Procol Harum

the Pale

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Hollywood Bowl, 21 September 1973

The Concert Programme : Procol's Progress To 'Grand Hotel'

People who know nothing else about Procol Harum can always volunteer the fact that A Whiter Shade of Pale was the song that dominated the storied [should this be 'stoned'?] Summer of ’67, when flowers were in power, worn in San Francisco’s hair. Ironically, 'AWSoP' had not a thing to do with love or peace or even whatsyoursign.

It had another kind of power. It sounded unmistakably important. It was different, rather formal, unprecedented. The organ curled majestically over rise upon rise; the words were haunting.

For the multitude of flower children in the rock garden, it was a compelling display of strength and mass combined with mystery. The music had an integrity capable of impressing the over-30s (who, that year, were unfortunately not to be trusted), yet the spectral, elusive lyrics remained the private delight of the reigning young. With or without chemical assistance whatever they imagined was as good as what it meant. (The title, in fact, was a malapropism Keith Reid overheard and mentally banked for just such a use.)

What transpired from there was six albums, prodigious US tours, personnel changes and management blues, reputations for this and that (this being an obsession with things nautical; that being an obsession with death), a disproportionate popularity in America compared to Mother England, a stunningly homogenous performance with the Edmonton Symphony Orchestra, fulfilling the prophecy that of all pop groups attempting this sort of thing, only they could really pull it off.

And they had another hit single, Conquistador, not to mention AWSoP, which rose from the grave to hit again.

What has kept Procol Harum on an even keel despite the intermittent heavy weather is the redoubtable team of Keith Reid and Gary Brooker. When you think that they first met through an ad in the newspaper [sic], it’s enough to make you believe in marriage through the personal column.

With Gary holding things together onstage and Keith off, they evolved a distinctive sound and sense that was to achieve a life of its own, personnel changes notwithstanding.

Keith and Gary had successfully applied the performing-singer-composer-pianist/non-performing lyricist formula well before the spectacular Elton John/Bernie Taupin union.

But there is a telling difference here. Whereas a vivid image was nurtured and brilliantly bloomed with E. John, no comparable image – for better or worse or neither – was forthcoming in the case of Gary Brooker. (Although, to compensate, Keith Reid’s presence was always emphasized in a way that Bernie Taupin’s was not.) This contrast in focus is most readily explainable as the difference between a solo artist and a group, but there remains a net difference, separating a presentation where the star is the star from one where the material is the star.

The object of this exercise is not to judge these two acts against each other, which would be pointless and annoying, but simply to cause you to speculate on how Procol Harum got so far without any dazzling personality for the press and populace to grasp.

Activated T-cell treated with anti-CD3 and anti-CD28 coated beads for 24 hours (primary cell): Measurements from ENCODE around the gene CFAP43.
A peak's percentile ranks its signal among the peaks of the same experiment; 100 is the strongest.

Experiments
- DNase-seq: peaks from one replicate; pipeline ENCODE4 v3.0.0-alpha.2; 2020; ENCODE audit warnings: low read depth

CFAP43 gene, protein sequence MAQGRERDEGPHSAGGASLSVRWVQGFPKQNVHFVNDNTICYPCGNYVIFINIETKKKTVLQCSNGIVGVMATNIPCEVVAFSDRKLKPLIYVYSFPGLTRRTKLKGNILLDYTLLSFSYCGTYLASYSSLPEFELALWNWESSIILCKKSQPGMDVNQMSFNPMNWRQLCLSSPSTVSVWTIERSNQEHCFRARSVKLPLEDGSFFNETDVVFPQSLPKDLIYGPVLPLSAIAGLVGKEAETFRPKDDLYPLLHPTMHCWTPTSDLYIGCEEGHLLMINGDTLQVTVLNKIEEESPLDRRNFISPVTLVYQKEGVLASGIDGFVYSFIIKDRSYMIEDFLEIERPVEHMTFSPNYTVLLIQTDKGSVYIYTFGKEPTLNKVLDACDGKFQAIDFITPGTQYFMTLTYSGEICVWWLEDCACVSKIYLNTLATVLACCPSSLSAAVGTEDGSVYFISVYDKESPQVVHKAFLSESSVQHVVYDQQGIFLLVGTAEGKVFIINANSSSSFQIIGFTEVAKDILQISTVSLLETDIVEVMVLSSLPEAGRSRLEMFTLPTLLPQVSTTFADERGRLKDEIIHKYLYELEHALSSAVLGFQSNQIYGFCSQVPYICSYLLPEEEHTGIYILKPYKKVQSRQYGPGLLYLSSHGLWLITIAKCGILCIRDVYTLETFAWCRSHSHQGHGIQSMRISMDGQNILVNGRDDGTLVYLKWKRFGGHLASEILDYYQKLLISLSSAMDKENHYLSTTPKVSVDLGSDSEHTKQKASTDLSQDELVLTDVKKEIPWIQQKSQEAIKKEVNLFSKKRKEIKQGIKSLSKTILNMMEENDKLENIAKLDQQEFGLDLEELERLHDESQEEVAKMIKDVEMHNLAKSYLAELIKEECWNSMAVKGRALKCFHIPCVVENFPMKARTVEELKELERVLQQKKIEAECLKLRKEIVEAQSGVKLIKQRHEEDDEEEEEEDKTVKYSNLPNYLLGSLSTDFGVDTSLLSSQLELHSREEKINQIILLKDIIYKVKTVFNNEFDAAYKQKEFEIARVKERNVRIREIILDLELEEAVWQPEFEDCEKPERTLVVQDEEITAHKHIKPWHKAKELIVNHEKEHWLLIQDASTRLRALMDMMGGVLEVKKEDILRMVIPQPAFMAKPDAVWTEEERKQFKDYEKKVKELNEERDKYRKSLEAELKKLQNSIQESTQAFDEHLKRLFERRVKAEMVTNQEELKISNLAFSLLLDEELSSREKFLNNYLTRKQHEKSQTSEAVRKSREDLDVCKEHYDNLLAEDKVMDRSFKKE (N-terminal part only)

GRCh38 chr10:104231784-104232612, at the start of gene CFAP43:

It was the songs. And how those songs come into being will cast doubt into the most faithful heart. On paper (like this here) it sounds way too crazy to work. But there stands the proof – 50-plus titles and a dandy career.

Most songwriting teams work together, developing an initial lyric phrase or musical riff that feels promising. Or the writer might have almost-finished words, or the other guy an almost-finished tune.

Not these Procols. Keith hands Gary lyrics which are completely finished, every time. So now you think Gary must have to sit there and make up tunes for them. But wrong! Gary’s been sitting there making up his own tunes by himself. When he gets the words, he just sorts through his stock for a tune that will fit.

Now this would be weird enough if they were writing in the more predictable country or blues formats, but as you know, they aren’t. They do all kinds of things. This technique does not scare them because it has worked every time.

It may sound not unlike those old-time portrait painters who went around with busts already painted on the canvas, just waiting for the head to be filled in, only more complicated because of the way the words and music must interact.

The songs the two like best are ones where this grafting has occurred easily, and they cite A Rum Tale from the current Grand Hotel album. When there is doubt (as when Keith likes what Gary’s doing, but Gary’s not entirely sold), they seek a third opinion.

Having taken pains with the making of the material, they take more to see that it is played right. One thing they do not joke about is the level of musicianship they insist on from the band.

They are fortunate to have BJ Wilson, drummer (who has teamed up with Gary for ten years dating back to their pre-Procol days in the Paramounts); multi-talented Chris Copping on organ, six string bass, rhythm guitar, synthesizer and harpsichord; Alan Cartwright on bass and Mick Grabham, lead guitar.

These players are not virtuosos in the egocentric sense; rather they’re "masters of their instruments, sympathetic to Procol’s style." That quote is from Brooker/Reid.

Copyright 1973 by Warner Bros. Records Inc.


London Records

DFS18008 Deram

(Whiter Shade of Pale)

1964 [sic]

A& M

SP 4151

Shine on Brightly


A& M

SP 4179

A Salty Dog


A& M

SP 4261



A& M

SP 4294

Broken Barricades


A& M

SP 4335

Live in Concert w/ Edmonton Symphony Orch.


A& M

SP 4373

A Whiter Shade of Pale



CHR 1037

Grand Hotel5/73


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